Due to the reporting period, the effects of the COVID-19 pandemic in terms of staffing will be considered in the next annual report.

Breakdown by quartile band

Quartile bandWhiteBAMERefused/unknownTotal
Lower553 (67%)245 (30%)31 (3%)829
Lower Middle640 (77%)142 (17%)45 (6%)827
Upper Middle614 (74%)186 (22%)28 (4%)828
Upper675 (81%)126 (15%)28 (4%)829
Grand total2,482 (75%)699 (21%)132 (4%)3,313
Quartile bandWhiteBAMERefused/unknownTotal
Lower570 (71%)210 (26%)25 (3%)805
Lower Middle598 (74%)157 (20%)52 (6%)807
Upper Middle604 (75%)165 (21%)35 (4%)804
Upper677 (84%)98 (12%)29 (4%)804
Grand total2,449 (76%)630 (20%)141 (4%)3,220

Our ethnicity pay data

The difference between BAME and white staff average rates of pay

Rate of pay2021
Mean (average)
2021
Median (middle)
Hourly rate of pay13.26%11.11%
Bonus pay paid28.19%0.00%

The proportion of BAME and white staff paid a bonus

Ethnicity20212020
BAME51.30%53.88%
White68.50%70.73%

The results demonstrate pay gaps in favour of white and not BAME staff.

When compared to 2020, the report for 2021 sets out reductions in the total mean (13.26%, -1.86%) and median (11.11%, -0.38%) pay gaps, thus narrowing the respective differences to 87p and 89p for BAME staff for every £1 of white staff earnings.

The mean hourly rate of pay for BAME staff is £20.48, whereas it is £23.61 for white staff - a difference of £3.13. The median hourly rate of pay for BAME staff is £19.12, whereas it is £21.51 for white staff - a difference of £2.39. These differences reflect the roles and pay grades held by individuals.

The mean bonus pay gap of 28.19% results in 72p for BAME staff for every £1 of white staff bonus pay. This is a reduction in that gap of 9.53% compared to 2020. The mean average bonus pay for BAME staff is £151.17, whereas it is £210.52 for white staff. The median for bonus pay remains again at 0% due to the voucher payment to staff made in December.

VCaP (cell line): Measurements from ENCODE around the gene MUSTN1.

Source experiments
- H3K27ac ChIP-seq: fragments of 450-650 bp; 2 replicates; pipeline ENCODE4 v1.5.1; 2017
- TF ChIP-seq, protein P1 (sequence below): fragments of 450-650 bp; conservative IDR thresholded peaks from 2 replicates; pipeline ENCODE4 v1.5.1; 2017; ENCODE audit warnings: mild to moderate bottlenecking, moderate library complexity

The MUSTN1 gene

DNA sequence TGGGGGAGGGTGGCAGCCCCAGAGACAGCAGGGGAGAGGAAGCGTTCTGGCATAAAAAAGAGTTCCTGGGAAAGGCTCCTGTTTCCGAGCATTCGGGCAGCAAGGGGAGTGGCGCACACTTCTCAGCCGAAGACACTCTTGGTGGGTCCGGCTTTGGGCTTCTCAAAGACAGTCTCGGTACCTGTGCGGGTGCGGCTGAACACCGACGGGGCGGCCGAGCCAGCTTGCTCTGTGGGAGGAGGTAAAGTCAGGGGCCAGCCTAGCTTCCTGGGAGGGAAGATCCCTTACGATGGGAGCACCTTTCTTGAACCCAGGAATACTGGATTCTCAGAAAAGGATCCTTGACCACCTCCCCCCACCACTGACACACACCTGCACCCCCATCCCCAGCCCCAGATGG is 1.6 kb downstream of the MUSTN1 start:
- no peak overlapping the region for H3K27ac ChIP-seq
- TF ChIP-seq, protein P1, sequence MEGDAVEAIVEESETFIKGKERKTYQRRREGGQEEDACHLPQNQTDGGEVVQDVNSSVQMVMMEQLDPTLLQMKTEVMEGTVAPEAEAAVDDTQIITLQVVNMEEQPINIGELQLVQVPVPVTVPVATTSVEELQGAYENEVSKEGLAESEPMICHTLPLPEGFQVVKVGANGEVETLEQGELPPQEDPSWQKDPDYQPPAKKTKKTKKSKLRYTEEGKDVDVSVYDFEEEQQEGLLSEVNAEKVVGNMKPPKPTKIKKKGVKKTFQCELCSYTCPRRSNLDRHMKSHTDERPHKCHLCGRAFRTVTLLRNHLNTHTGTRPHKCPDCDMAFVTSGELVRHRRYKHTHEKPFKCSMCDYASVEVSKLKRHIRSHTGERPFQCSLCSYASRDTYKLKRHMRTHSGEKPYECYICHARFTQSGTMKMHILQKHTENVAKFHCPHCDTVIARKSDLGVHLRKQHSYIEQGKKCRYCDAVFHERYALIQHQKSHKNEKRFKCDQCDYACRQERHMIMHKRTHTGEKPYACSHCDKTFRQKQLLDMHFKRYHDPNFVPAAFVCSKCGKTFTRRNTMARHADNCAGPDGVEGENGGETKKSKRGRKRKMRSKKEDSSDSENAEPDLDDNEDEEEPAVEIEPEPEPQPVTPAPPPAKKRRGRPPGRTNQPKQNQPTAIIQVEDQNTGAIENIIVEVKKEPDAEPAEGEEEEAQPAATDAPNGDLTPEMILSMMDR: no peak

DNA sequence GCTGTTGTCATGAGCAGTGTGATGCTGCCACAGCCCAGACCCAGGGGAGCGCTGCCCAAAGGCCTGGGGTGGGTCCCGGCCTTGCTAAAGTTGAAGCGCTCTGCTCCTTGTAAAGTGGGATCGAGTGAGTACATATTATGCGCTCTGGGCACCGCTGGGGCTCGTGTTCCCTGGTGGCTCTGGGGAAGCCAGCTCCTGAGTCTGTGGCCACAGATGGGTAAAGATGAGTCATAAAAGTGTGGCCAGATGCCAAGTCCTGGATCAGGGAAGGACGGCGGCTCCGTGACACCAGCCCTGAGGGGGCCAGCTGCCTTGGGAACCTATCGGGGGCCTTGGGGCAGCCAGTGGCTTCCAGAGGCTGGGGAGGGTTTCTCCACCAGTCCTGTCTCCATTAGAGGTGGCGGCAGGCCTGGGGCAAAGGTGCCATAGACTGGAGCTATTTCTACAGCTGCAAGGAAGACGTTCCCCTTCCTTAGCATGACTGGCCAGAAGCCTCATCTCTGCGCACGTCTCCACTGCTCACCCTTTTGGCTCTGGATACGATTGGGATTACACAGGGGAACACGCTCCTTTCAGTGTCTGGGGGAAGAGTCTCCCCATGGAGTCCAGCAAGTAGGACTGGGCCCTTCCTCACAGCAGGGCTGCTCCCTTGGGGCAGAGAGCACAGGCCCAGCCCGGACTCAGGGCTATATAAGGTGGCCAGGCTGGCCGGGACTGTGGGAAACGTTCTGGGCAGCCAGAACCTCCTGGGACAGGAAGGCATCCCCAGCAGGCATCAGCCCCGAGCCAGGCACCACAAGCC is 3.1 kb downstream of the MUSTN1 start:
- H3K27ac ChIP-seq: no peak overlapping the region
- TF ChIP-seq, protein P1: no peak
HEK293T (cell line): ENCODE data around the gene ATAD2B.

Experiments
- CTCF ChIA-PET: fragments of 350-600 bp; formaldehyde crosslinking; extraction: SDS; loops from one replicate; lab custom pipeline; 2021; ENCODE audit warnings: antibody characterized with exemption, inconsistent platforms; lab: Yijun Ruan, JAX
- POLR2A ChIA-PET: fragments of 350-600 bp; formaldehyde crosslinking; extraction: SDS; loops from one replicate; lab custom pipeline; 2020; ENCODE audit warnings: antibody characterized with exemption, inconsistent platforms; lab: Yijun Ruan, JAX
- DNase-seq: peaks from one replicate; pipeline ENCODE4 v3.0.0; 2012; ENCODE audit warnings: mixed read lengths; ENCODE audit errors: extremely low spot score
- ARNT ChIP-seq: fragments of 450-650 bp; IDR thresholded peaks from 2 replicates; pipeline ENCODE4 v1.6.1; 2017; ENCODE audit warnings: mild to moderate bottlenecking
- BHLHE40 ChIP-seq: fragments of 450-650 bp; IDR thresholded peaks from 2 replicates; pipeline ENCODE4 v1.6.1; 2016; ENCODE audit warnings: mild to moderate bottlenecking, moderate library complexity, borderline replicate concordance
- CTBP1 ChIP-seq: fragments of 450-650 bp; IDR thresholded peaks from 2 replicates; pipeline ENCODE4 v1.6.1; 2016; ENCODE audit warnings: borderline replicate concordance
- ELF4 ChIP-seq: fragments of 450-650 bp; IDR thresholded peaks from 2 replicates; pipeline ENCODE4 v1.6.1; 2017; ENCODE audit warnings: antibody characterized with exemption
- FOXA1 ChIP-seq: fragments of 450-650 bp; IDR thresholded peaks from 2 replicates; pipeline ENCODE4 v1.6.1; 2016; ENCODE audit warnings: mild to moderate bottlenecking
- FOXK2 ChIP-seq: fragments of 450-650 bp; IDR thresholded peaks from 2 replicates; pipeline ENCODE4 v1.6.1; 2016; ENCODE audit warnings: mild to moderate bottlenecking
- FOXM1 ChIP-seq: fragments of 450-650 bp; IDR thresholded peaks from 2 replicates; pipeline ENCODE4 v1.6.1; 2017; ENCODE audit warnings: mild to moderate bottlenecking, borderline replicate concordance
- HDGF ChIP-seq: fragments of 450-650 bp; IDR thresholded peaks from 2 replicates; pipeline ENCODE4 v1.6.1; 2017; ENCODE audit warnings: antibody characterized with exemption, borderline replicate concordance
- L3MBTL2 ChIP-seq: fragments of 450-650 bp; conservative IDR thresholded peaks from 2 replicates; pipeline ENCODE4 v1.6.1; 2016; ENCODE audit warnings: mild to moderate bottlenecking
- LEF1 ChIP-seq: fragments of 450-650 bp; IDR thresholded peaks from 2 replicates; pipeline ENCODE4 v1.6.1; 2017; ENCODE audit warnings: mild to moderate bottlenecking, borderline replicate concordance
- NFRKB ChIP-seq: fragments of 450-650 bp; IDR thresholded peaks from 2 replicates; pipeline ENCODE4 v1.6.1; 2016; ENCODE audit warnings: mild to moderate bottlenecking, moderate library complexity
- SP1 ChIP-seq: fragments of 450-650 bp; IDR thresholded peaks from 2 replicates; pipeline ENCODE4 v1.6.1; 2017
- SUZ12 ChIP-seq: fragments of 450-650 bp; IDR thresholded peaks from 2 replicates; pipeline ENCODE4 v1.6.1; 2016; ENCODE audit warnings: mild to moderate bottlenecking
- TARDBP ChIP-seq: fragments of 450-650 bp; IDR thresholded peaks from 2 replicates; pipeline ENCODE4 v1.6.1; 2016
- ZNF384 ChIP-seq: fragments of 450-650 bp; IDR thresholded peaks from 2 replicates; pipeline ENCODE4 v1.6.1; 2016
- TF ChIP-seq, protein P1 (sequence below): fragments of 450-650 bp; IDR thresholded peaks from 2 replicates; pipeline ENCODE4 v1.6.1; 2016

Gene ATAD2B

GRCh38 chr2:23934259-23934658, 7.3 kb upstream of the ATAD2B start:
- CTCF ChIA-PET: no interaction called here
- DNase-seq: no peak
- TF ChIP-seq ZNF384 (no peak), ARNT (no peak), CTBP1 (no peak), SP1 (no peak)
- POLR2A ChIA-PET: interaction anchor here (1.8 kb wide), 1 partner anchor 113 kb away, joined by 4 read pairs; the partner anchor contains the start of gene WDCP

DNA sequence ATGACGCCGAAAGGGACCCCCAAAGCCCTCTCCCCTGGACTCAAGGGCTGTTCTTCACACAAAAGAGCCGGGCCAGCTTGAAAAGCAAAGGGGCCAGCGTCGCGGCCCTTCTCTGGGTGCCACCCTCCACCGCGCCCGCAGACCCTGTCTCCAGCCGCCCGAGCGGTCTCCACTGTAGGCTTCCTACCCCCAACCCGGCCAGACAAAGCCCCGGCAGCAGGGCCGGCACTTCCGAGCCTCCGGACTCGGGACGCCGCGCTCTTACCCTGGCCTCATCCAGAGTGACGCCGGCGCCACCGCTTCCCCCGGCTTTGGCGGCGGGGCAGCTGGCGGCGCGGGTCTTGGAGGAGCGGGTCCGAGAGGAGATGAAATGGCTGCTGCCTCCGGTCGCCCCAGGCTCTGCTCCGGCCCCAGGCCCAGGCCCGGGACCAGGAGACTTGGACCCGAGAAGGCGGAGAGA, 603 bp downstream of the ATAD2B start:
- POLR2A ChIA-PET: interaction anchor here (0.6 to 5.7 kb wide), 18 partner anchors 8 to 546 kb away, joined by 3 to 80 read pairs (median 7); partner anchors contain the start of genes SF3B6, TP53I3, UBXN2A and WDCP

This report also records (when compared to 2020) a reduction of 2.58% of the proportion of BAME staff receiving bonus pay, whereas there is a reduction of 2.23% of the proportion of white staff.

Our staff profile

The data in this report is based on a snapshot of information from the month ending 31 March 2019. This year’s report includes a total of 3,220 staff, with 2,449 white staff, 630 BAME (Black, Asian, Minority Ethnic) staff and 141 refused/unknown.

Breakdown by quartile band

Quartile bandWhiteBAMERefused/unknownTotal
Lower570 (71%)210 (26%)25 (3%)805
Lower Middle598 (74%)157 (20%)52 (6%)807
Upper Middle604 (75%)165 (21%)35 (4%)804
Upper677 (84%)98 (12%)29 (4%)804
Grand total2,449 (76%)630 (20%)141 (4%)3,220

Our ethnicity pay data

The difference between BAME and white staff average rates of pay

Rate of payMean
(average)
Median
(middle)
Hourly rate of pay15.12%11.49%
Bonus pay paid37.72%0.00%

Proportion of BAME and white staff paid a bonus

Ethnicity2018-19
BAME53.88%
White70.73%

Our data shows that an ethnicity pay gap exists in both mean and median hourly rates of pay and mean bonus pay.

The mean hourly rate of pay for white staff is £22.91 and £19.44 for BAME. This is a difference of £3.47, which represents a 15.12% mean pay gap. The median hourly rate of pay for white staff is £20.68 and £18.30 for BAME. This is a difference of £2.38, which represents a 11.49% pay gap. 1,771 white staff and 347 BAME staff are eligible for bonus pay. The mean bonus pay amount for white staff is £288.90 and £179.93 for BAME. This is a difference of £108.97, which represents a 37.72% pay gap.

It is pleasing to receive these latest pay gap reports which demonstrate the ongoing progress we are making to reduce pay differentials and support our staff to benefit from long term, rewarding careers with the University.

Professor Quintin McKellar CBE

Vice Chancellor and Chief Executive

Closing the gap